Wednesday, December 17, 2014

Just Showing Off

"Anything above 70% is just showing off," says a pilot on a forum to a student pilot who is trying to better his scores on practice tests to something above 85% consistently.

On one hand, I can see trying to ease the student's mind that he/she will pass with the scores the way they are. I totally understand there are people who just do not do well on tests, even when they do know the subject matter. Students need all of the encouragement and support they can get. A student pilot doesn't need to stress for a 100% on their written test, an 85% is fine. If they want to do even better, that's great in my opinion!

On the other hand, it irks me to no end when people denigrate the sincere efforts of others who are trying to excel.  Just showing off?! It's showing off to get more than 7 out of 10 correct on a test that is trying to gauge your knowledge of the things that you need to know in order to safely fly?

Who do you want to teach you how to fly? someone who goes for 70% on the written and accepts doing just enough to check the box as good enough? or do you want someone who takes the time to demonstrate they have the required knowledge of learning and the subject matter knowledge to teach.  Lets say you learn from that 70% CFI. The questions he missed on his knowledge test are likely to be the ones that he won't teach you, or won't teach you correctly.

It is true, whenever you miss any questions on the written tests, your CFI has to review the "areas of deficiency" with you and make sure you've learned what you missed. However, I believe the guy that is totally ok with a 70% score isn't too concerned about learning what he missed. The student pilot who is striving for better than 85%. He's a different story. I am pretty sure he will learn from his mistakes on the written and be a better pilot as a result.

[Sidebar: To be completely honest, it surprises me the FAA doesn't have a tighter standard on the written tests for CFIs than private, commercial and instrument pilots. How can we teach what we don't know? Aren't we the ones responsible to create those safe pilots the flying and non-flying public need?]

It was ironic seeing this exchange just days after I finally completed my first pass (of three) going through one of the study books for the CFI written test. After completing the first pass I know I could easily pass the written with a score better than 70%. However, that first pass also exposed some areas of knowledge I'm weak in. If I were that 70% pilot I'd go, take the test and merrily walk away with those knowledge areas left weak.

I'm not a 70% pilot and definitely will not be a 70% CFI. I am going to fill those knowledge gaps and get a much better than 70% score. It will take extra work, and it means that I won't be taking the written before then end of the year like I wanted. That's OK. I like showing off!

Sunday, December 14, 2014

California Greening

NorCal turns Green
Today's flight took me south of the home airport for the first time since the rains started and what I saw delighted me. Northern California is turning green again! The land that was brown a month ago is now a brilliant green and more and more green is coming. 

I love the way our hills and valleys turn green when the rest of the country turns brown or white with winter. Growing up in the desert this particular shade of green was just unknown to me until moving here. Green carpets all of the land not already carpeted with trees.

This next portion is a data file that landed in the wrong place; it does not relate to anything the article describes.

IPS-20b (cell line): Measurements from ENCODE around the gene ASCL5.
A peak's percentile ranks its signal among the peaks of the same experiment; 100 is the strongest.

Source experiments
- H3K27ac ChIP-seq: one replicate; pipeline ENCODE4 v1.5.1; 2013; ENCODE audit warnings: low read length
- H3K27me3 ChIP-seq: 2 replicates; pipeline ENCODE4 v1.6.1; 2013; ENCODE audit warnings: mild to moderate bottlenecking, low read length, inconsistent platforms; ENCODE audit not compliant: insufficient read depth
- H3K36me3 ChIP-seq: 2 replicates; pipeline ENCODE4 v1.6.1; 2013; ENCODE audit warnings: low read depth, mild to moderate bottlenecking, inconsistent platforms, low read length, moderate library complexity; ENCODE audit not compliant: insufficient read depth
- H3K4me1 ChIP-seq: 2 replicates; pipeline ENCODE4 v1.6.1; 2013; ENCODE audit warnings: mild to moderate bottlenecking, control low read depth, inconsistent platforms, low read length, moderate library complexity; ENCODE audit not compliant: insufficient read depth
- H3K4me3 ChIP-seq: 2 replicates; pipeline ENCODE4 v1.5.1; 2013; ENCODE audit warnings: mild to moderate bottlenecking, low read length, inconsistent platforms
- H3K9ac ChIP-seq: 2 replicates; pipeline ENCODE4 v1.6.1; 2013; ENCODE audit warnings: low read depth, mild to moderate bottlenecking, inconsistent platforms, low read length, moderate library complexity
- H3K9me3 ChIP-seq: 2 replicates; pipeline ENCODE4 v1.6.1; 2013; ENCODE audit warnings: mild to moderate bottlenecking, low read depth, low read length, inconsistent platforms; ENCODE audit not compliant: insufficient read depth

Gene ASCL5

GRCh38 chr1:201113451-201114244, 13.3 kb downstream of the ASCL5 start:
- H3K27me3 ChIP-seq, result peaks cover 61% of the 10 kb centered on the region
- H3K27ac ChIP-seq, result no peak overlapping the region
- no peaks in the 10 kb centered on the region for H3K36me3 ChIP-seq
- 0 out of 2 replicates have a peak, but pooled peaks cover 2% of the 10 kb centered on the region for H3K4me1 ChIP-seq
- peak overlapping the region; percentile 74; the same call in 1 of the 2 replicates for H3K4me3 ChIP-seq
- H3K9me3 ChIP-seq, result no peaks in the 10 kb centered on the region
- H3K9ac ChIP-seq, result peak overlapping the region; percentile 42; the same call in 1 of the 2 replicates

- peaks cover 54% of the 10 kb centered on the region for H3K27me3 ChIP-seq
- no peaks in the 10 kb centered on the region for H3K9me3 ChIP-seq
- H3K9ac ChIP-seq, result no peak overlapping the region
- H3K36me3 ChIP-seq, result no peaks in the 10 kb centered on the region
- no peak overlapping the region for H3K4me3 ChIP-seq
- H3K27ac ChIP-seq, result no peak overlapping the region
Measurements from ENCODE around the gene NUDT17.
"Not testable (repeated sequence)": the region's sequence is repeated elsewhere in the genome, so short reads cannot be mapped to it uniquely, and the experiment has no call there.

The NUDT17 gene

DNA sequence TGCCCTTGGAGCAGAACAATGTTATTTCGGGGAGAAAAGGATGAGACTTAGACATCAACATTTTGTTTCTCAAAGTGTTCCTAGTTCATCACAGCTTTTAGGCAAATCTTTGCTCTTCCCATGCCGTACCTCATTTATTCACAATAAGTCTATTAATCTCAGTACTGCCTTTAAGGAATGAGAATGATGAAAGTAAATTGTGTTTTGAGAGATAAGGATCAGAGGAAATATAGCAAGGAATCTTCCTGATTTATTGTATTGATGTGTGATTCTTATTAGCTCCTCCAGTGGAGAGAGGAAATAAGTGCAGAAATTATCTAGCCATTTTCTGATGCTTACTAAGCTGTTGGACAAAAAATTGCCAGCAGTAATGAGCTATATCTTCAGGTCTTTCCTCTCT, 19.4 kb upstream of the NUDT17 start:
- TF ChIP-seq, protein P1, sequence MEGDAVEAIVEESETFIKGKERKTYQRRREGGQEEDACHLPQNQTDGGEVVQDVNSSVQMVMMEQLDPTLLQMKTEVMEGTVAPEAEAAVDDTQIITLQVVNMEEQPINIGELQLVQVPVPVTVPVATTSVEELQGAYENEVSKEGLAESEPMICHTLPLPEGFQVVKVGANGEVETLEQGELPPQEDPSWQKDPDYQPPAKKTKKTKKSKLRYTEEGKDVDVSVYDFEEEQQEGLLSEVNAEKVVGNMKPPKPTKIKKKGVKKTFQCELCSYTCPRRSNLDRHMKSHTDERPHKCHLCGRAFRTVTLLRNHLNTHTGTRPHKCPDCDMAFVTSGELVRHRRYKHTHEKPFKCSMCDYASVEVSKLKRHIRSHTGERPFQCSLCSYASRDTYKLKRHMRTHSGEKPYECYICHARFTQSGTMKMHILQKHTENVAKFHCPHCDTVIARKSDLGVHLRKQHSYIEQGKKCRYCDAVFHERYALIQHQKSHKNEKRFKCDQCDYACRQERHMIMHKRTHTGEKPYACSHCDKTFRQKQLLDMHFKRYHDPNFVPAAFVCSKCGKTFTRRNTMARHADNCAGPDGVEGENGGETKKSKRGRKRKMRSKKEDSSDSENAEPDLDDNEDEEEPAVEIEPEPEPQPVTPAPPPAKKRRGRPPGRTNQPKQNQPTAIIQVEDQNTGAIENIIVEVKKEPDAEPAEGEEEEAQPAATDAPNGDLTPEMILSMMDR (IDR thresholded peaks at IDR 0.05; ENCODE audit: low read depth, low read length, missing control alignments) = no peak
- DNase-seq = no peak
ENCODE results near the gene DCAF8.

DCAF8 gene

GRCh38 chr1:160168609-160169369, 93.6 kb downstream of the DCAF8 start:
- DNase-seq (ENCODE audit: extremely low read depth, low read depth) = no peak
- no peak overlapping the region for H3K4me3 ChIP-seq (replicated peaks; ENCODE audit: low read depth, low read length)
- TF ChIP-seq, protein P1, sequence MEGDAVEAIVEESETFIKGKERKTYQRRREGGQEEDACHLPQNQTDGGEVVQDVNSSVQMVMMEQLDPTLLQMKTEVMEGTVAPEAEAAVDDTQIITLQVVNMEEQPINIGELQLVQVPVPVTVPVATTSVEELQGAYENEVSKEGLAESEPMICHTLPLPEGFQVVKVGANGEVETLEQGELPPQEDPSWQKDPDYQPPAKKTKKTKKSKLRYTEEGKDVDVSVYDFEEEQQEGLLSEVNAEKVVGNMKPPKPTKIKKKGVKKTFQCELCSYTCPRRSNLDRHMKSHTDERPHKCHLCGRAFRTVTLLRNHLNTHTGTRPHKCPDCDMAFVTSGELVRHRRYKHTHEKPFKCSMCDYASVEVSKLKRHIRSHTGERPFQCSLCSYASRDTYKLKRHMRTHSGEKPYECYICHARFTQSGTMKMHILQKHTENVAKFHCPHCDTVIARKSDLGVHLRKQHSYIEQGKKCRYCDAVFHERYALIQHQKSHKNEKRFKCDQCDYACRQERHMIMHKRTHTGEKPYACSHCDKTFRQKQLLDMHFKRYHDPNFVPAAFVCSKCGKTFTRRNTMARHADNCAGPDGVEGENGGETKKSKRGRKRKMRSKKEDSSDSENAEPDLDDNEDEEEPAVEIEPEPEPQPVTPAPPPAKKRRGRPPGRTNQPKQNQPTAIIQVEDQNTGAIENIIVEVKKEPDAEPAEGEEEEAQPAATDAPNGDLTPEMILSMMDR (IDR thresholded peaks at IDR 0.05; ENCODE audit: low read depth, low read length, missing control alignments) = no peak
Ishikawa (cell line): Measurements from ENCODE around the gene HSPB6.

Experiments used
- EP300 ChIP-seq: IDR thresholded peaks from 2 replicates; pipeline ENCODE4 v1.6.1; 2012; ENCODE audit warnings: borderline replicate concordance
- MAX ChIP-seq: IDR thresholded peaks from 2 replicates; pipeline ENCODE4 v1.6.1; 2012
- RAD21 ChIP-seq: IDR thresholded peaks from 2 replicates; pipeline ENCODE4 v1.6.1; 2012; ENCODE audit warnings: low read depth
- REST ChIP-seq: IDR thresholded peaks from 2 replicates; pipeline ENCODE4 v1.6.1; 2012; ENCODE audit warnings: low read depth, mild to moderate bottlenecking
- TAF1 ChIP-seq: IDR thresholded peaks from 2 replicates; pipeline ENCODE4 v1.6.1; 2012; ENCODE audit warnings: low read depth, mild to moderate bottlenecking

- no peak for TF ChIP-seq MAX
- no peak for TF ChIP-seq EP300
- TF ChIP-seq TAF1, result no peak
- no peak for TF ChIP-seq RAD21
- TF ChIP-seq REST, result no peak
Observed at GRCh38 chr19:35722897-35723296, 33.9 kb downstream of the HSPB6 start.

Practice Makes Better

In addition to the green I had a fun flight today. I'm working on commercial maneuvers from the right seat now. Some are easier than others. Today my plan was to do 8's on Pylons, Chandelles, Emergency Descents and Lazy 8s. 

The 8s on Pylons didn't happen. I found flock after flock of birds right at the altitude I needed to use to execute the maneuver correctly. So I switched to Chandelle's quickly with Emergency Descents to go back down once I climbed high enough. I didn't have much success on the Chandelles. I got to the point I was doing the correct bank and turn rate but I ended up 10 MPH off the desired indicated airspeed every time. Just not pitching up high enough I think. Once I found I wasn't changing my results I stopped that maneuver. 

Next was Lazy 8's. I haven't practiced Lazy 8's extensively since my commercial check ride. I had a blast. I "lazy-eighted", as I like to say, my way from north of San Martin to almost Hollister. In the process I found different ways to improve the performance of the 8. I still have a bit to go to where I want them to be. Most were within commercial spec, but I know it is within my ability to fly these very close to perfect and that's what I want to do. 

Look, Ma, No Hands!

After almost an hour of flying I decided to take some pictures of the beautiful views I was seeing. I had the plane trimmed for hands off flying, so I did while I took pictures. It was much easier than trying to take pics one handed. Then I thought I'd try some rudder exercises. Instead of using any ailerons to turn, I make a lazy turn down the valley with rudder only. I turned the other direction with the opposite rudder and relaxed, observing how the plane behaved when only rudder was used to roll the plane from left to right and back again. It was a relaxing and enlightening experience.

On return to the airport I landed the plane well. I taxied back to the ramp and sat in the plane for a while. I was happy and content. It is great to have flying days like today... even better if everything was perfect, but I'm OK with how I did. Where I'm at is not where I will be tomorrow. I'm learning so much more about flying than I could have ever guessed there is to learn now. I'm noticing more than I ever did and gaining a greater understanding with every day, sometimes with every moment I think, study, observe, listen and fly.